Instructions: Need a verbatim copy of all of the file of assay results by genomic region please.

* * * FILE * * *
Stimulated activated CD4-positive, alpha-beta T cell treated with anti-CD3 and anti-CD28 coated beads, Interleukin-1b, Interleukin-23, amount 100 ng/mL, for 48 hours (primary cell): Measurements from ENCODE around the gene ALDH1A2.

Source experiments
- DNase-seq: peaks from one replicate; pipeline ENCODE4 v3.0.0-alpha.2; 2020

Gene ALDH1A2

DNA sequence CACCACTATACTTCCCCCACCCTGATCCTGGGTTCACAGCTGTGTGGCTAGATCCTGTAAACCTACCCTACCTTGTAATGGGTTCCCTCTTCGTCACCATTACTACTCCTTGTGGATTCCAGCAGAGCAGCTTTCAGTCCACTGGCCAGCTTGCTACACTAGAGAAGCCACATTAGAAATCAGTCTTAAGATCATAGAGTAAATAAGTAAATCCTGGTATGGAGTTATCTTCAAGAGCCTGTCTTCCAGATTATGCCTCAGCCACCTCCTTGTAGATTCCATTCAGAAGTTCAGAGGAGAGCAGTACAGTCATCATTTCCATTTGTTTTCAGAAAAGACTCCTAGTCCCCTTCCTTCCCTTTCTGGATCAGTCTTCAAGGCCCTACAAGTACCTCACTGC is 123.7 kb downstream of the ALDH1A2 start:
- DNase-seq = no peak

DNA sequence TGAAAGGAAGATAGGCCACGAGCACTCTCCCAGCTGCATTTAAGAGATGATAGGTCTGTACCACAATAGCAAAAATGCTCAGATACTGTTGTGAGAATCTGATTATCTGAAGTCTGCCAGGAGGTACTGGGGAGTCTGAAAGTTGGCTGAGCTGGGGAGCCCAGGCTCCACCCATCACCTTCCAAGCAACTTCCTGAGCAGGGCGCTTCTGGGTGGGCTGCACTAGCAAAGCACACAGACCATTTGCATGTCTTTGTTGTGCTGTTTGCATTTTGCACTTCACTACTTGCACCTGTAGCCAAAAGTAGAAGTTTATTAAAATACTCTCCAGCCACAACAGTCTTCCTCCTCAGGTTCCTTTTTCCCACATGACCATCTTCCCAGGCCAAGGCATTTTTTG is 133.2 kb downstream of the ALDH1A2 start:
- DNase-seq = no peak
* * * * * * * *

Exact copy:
Stimulated activated CD4-positive, alpha-beta T cell treated with anti-CD3 and anti-CD28 coated beads, Interleukin-1b, Interleukin-23, amount 100 ng/mL, for 48 hours (primary cell): Measurements from ENCODE around the gene ALDH1A2.

Source experiments
- DNase-seq: peaks from one replicate; pipeline ENCODE4 v3.0.0-alpha.2; 2020

Gene ALDH1A2

DNA sequence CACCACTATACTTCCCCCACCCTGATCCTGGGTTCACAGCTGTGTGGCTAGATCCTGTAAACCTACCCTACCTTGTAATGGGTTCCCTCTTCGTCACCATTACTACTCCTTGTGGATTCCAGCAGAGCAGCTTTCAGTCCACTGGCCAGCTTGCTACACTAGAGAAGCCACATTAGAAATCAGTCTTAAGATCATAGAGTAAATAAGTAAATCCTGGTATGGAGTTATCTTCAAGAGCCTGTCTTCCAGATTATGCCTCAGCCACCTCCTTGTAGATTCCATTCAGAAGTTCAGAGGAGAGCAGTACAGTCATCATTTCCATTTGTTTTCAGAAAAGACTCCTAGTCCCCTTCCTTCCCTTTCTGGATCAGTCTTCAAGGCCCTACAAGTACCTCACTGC is 123.7 kb downstream of the ALDH1A2 start:
- DNase-seq = no peak

DNA sequence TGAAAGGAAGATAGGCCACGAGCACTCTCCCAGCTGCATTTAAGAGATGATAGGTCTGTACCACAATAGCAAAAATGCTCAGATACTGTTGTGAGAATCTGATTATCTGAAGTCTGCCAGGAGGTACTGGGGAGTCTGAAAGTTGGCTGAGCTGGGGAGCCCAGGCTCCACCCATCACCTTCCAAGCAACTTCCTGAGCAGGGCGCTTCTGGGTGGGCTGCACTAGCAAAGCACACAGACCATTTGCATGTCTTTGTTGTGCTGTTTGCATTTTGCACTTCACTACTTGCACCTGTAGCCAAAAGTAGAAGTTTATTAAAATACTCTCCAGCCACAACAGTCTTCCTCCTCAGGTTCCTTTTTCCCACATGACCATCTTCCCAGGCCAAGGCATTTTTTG is 133.2 kb downstream of the ALDH1A2 start:
- DNase-seq = no peak